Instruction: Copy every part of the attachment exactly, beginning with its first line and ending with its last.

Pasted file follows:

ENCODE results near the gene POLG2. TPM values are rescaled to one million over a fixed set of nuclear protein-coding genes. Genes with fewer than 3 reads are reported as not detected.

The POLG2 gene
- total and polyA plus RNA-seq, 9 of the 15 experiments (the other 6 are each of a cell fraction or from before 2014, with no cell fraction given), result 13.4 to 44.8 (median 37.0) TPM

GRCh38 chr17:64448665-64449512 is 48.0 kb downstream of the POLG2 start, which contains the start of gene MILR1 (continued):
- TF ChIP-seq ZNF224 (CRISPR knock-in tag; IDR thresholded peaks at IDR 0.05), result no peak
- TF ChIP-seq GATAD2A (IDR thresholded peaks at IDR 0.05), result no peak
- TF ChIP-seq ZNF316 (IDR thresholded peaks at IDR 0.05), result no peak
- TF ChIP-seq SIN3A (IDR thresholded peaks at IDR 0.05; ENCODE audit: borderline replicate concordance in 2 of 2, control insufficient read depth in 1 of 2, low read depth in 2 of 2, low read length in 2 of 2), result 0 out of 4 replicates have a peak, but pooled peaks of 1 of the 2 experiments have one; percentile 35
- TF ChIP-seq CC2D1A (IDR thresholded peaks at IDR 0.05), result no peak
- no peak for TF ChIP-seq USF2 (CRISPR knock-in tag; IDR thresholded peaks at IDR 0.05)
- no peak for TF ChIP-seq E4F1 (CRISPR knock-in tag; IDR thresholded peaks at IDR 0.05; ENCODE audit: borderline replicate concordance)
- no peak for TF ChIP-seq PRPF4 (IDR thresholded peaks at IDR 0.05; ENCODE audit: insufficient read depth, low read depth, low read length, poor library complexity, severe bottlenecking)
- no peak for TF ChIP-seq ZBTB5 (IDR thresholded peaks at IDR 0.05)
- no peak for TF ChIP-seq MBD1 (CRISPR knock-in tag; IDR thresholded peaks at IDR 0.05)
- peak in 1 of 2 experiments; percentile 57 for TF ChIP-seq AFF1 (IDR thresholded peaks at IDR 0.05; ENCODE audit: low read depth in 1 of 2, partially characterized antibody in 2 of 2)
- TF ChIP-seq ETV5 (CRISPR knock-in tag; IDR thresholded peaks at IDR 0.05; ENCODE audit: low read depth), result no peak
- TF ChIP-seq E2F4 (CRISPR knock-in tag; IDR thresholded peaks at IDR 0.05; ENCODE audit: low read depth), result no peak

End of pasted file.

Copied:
ENCODE results near the gene POLG2. TPM values are rescaled to one million over a fixed set of nuclear protein-coding genes. Genes with fewer than 3 reads are reported as not detected.

The POLG2 gene
- total and polyA plus RNA-seq, 9 of the 15 experiments (the other 6 are each of a cell fraction or from before 2014, with no cell fraction given), result 13.4 to 44.8 (median 37.0) TPM

GRCh38 chr17:64448665-64449512 is 48.0 kb downstream of the POLG2 start, which contains the start of gene MILR1 (continued):
- TF ChIP-seq ZNF224 (CRISPR knock-in tag; IDR thresholded peaks at IDR 0.05), result no peak
- TF ChIP-seq GATAD2A (IDR thresholded peaks at IDR 0.05), result no peak
- TF ChIP-seq ZNF316 (IDR thresholded peaks at IDR 0.05), result no peak
- TF ChIP-seq SIN3A (IDR thresholded peaks at IDR 0.05; ENCODE audit: borderline replicate concordance in 2 of 2, control insufficient read depth in 1 of 2, low read depth in 2 of 2, low read length in 2 of 2), result 0 out of 4 replicates have a peak, but pooled peaks of 1 of the 2 experiments have one; percentile 35
- TF ChIP-seq CC2D1A (IDR thresholded peaks at IDR 0.05), result no peak
- no peak for TF ChIP-seq USF2 (CRISPR knock-in tag; IDR thresholded peaks at IDR 0.05)
- no peak for TF ChIP-seq E4F1 (CRISPR knock-in tag; IDR thresholded peaks at IDR 0.05; ENCODE audit: borderline replicate concordance)
- no peak for TF ChIP-seq PRPF4 (IDR thresholded peaks at IDR 0.05; ENCODE audit: insufficient read depth, low read depth, low read length, poor library complexity, severe bottlenecking)
- no peak for TF ChIP-seq ZBTB5 (IDR thresholded peaks at IDR 0.05)
- no peak for TF ChIP-seq MBD1 (CRISPR knock-in tag; IDR thresholded peaks at IDR 0.05)
- peak in 1 of 2 experiments; percentile 57 for TF ChIP-seq AFF1 (IDR thresholded peaks at IDR 0.05; ENCODE audit: low read depth in 1 of 2, partially characterized antibody in 2 of 2)
- TF ChIP-seq ETV5 (CRISPR knock-in tag; IDR thresholded peaks at IDR 0.05; ENCODE audit: low read depth), result no peak
- TF ChIP-seq E2F4 (CRISPR knock-in tag; IDR thresholded peaks at IDR 0.05; ENCODE audit: low read depth), result no peak